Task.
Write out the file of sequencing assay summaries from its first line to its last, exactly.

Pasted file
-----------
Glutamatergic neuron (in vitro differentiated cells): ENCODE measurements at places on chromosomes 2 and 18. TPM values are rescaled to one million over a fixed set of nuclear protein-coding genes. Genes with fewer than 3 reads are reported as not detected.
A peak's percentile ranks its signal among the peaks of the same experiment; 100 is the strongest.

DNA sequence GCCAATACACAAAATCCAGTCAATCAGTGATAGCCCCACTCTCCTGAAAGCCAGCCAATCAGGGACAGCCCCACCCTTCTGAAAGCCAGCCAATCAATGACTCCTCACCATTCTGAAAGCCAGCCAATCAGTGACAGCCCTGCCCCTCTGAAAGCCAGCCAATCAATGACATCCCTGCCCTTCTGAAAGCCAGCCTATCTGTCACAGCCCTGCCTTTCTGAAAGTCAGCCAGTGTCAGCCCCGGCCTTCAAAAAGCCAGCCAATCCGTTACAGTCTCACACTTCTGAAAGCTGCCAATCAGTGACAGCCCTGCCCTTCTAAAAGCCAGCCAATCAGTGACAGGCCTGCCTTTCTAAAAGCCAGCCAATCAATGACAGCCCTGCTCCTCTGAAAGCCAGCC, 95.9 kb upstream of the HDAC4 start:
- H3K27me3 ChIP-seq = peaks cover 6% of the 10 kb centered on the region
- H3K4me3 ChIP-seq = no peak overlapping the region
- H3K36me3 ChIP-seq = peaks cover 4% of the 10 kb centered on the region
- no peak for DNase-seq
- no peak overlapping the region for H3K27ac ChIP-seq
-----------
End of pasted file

Glutamatergic neuron (in vitro differentiated cells): ENCODE measurements at places on chromosomes 2 and 18. TPM values are rescaled to one million over a fixed set of nuclear protein-coding genes. Genes with fewer than 3 reads are reported as not detected.
A peak's percentile ranks its signal among the peaks of the same experiment; 100 is the strongest.

DNA sequence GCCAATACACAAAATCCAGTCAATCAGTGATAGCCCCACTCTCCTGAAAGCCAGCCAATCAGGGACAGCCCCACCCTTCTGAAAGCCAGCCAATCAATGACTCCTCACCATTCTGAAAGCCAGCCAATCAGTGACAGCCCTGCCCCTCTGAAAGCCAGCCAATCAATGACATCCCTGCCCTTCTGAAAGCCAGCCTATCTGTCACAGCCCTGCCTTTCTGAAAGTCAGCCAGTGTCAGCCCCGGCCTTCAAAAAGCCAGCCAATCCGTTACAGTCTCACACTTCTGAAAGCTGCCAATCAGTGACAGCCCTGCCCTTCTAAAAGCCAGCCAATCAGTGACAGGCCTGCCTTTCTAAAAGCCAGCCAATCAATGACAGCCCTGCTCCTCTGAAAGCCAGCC, 95.9 kb upstream of the HDAC4 start:
- H3K27me3 ChIP-seq = peaks cover 6% of the 10 kb centered on the region
- H3K4me3 ChIP-seq = no peak overlapping the region
- H3K36me3 ChIP-seq = peaks cover 4% of the 10 kb centered on the region
- no peak for DNase-seq
- no peak overlapping the region for H3K27ac ChIP-seq